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There were many reasons I didn't like Samsung's Gear smart watch. It had a weird camera, you had to master clumsy gestures, and using it as a phone never felt natural.

My guess is that Samsung' might agree with me, though the folks inside the company would never admit it publicly. Why else bring out the successor Gear 2 so soon after the original (with a new operating system, Tizen, instead of Android)?

Personal Technology columnist Ed Baig takes a look at Samsung's new Gear Fit device.

I had higher hopes for Samsung's Gear Fit activity tracker watch that I've been wearing for almost two weeks. In part, I was seduced by its fashionable good looks and the promise of a device that could do more than count my steps or read my heart rate — but not too much more. Alas, it comes up a step or two short, even as I think a product like this could have a very hearty future.

Gear Fit arrives Friday, the same launch day as the Gear 2 and Gear 2 Neo smartwatches, and the Samsung Galaxy S5 smartphone that I used with Gear Fit to test it. Indeed, you must buy into Samsung's complete ecosystem. For now, Gear Fit only works with the Galaxy S5 and 17 other Samsung phones and tablets, with Samsung showing no inclination to open the product up to the Android world at large.

REVIEW: Galaxy S5 is a smartphone with heart

Gear Fit is a focused product, and much of that focus has to do with fitness. It's meant to compete against the Fitbits, Nike + FuelBands and Jawbone Ups of the world. Gear Fit is certainly a lot slicker than the original Gear, and apparently, the Gear 2, as well — review units of the latter haven't been made available yet.

It has a heart-rate monitor and pedometer, and you can set fitness (and coaching) goals as it tracks your progress while you're hiking, running, walking or cycling. You might get a message to "speed up" while running.

Through a last-minute software update, Gear Fit can also monitor your sleep, but I didn't get a chance to test that function. There's a stopwatch and timer, as well, and you can play music on the phone through a remote-control feature on the watch.

The areas where Gear Fit ventures off from fitness tracking are mostly useful. The watch can send you notifications — of incoming calls (you can reject a call from the device with a canned text response), e-mails, texts, Facebook posts and more; it's compatible with third-party apps.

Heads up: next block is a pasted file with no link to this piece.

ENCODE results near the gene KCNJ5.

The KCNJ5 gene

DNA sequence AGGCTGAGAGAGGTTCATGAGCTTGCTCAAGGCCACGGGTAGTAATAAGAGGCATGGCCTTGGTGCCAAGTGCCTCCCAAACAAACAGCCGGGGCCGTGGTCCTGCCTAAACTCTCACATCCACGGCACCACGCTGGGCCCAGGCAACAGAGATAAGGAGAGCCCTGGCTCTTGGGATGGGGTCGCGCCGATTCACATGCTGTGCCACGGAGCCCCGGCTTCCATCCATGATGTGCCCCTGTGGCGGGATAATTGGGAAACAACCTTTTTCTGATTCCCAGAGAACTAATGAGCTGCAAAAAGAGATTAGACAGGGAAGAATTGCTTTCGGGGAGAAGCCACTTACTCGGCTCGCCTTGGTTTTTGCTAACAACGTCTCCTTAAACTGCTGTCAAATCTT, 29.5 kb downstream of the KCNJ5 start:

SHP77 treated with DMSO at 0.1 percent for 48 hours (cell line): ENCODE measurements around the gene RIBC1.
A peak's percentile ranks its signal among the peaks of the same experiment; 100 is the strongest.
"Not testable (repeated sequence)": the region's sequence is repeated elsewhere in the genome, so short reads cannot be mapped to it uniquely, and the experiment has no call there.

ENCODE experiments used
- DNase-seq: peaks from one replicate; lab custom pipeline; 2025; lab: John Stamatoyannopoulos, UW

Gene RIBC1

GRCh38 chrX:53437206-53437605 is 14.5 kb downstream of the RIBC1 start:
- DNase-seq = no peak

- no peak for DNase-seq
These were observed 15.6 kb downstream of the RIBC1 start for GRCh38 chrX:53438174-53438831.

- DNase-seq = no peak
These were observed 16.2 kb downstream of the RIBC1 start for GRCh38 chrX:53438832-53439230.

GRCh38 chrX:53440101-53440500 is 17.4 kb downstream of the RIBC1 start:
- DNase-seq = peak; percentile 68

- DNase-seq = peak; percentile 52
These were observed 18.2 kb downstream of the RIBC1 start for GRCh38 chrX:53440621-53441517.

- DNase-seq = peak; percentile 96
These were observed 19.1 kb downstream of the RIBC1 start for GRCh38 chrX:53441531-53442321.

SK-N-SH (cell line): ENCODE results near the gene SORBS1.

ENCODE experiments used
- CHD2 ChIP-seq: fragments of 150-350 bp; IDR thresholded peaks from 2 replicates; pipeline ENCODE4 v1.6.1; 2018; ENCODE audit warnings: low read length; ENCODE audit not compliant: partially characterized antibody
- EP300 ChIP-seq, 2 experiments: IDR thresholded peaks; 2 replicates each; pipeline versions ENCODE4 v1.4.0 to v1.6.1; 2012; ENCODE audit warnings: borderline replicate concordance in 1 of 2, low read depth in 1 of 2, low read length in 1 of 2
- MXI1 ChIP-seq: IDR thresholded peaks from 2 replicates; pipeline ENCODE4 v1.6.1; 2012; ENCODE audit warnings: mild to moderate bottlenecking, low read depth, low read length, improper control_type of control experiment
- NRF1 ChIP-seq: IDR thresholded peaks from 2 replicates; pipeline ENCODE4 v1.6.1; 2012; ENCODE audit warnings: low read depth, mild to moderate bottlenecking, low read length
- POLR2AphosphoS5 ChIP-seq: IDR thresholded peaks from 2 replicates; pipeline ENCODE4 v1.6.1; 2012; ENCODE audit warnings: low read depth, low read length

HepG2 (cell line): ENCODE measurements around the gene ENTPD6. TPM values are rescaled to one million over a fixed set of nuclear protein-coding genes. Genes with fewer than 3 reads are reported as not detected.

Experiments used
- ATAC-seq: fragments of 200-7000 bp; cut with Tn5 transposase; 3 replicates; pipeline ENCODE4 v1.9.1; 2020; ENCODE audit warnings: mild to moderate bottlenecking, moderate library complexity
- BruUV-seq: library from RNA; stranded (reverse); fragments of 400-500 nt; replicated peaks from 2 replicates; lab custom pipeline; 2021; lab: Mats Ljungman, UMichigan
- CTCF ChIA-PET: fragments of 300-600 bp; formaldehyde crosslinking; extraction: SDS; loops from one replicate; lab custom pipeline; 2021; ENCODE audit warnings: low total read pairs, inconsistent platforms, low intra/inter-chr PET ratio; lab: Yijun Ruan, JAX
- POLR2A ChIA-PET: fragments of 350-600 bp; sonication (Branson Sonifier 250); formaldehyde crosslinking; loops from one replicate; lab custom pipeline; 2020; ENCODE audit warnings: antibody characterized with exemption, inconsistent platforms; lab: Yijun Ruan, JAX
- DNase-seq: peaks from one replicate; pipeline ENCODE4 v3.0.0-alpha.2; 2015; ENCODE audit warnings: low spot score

You control the notifications through the Gear Fit Manager app on the Samsung phone that you pair Gear Fit with (via Bluetooth 4.0). Gear Fit also works with the S Health fitness app on Samsung phones. It can sync up and store the data from your wrist, a process that seems easier than it has been since a new software update to the S Health app. But going back and forth between the two apps might confuse some.

Inside the watch is an accelerometer and gyroscope. As with the Galaxy S5 smartphone, it has the added benefit of being water resistant. You can submerge it in one meter of water for up to 30 minutes, though it's not actually designed for use in the pool.

A Find My Device feature can help you locate the phone it's paired with.

Unfortunately, there are enough drawbacks with Gear Fit, coupled with a relatively high $199 price, that prevents me from wanting to buy one just yet.

The highlight of the Gear Fit design is a lovely rectangular 1.84-inch curved and multi-colored Super Amoled touch-screen display that I could make out in all kinds of lighting conditions. The watchband itself can be replaced with different color options, and can be adjusted to fit all size wrists.

Navigation is smooth and simple. You swipe from side to side or up and down, depending on how you've oriented the display through an internal setting.

While Gear Fit works aesthetically, you're sometimes challenged functionally. The screen was really designed for horizontal or wide viewing, and that's how Samsung initially sets things up. But it soon became apparent that you had to turn your wrist or head in an awkward fashion to actually view the display properly. Gear Fit cried out for a vertical or portrait orientation alternative and Samsung just delivered that alternative as part of the software update that also brought the sleep tracker function. It only partially solves the problem, however, because viewed from a vertical perspective, the display is too often too narrow.

Inside Gear Fit Manager software on the phone, you can change the Gear Fit's display wallpaper and watch faces, but many of those faces don't work in portrait mode.

When you're reading an e-mail in this narrow view, you can only see one or two words per line, as compared with three to five words, in horizontal mode. It makes a difference.

The built-in heart rate monitor was generally reliable, though it didn't get a reading every time. You have to remain quiet and still.

I got decent battery life, about three to four days, or in line with Samsung's claims. But to charge Gear Fit, you have to attach a little doodad to the watch, which then lets you connect to a USB. In my mind, it's not a matter of if but when I'll lose this small piece.

Samsung is tantalizingly close to a wearable that is indeed worth wearing. Gear Fit is attractive and full of potential, but it's also pricey, imperfect and limited to Samsung's own gear.

E-mail: ebaig@usatoday.com; Follow @edbaig

THE BOTTOM LINE

Samsung Gear Fit

www.samsung.com

$199

Pro. Slick, smooth and attractive. Variety of fitness functions and notifications. Decent battery. Lovely screen.

Con. Screen is too narrow in vertical view but hard to read on your wrist when worn horizontally. Charging is through a small piece you may lose. Limited to Samsung devices.

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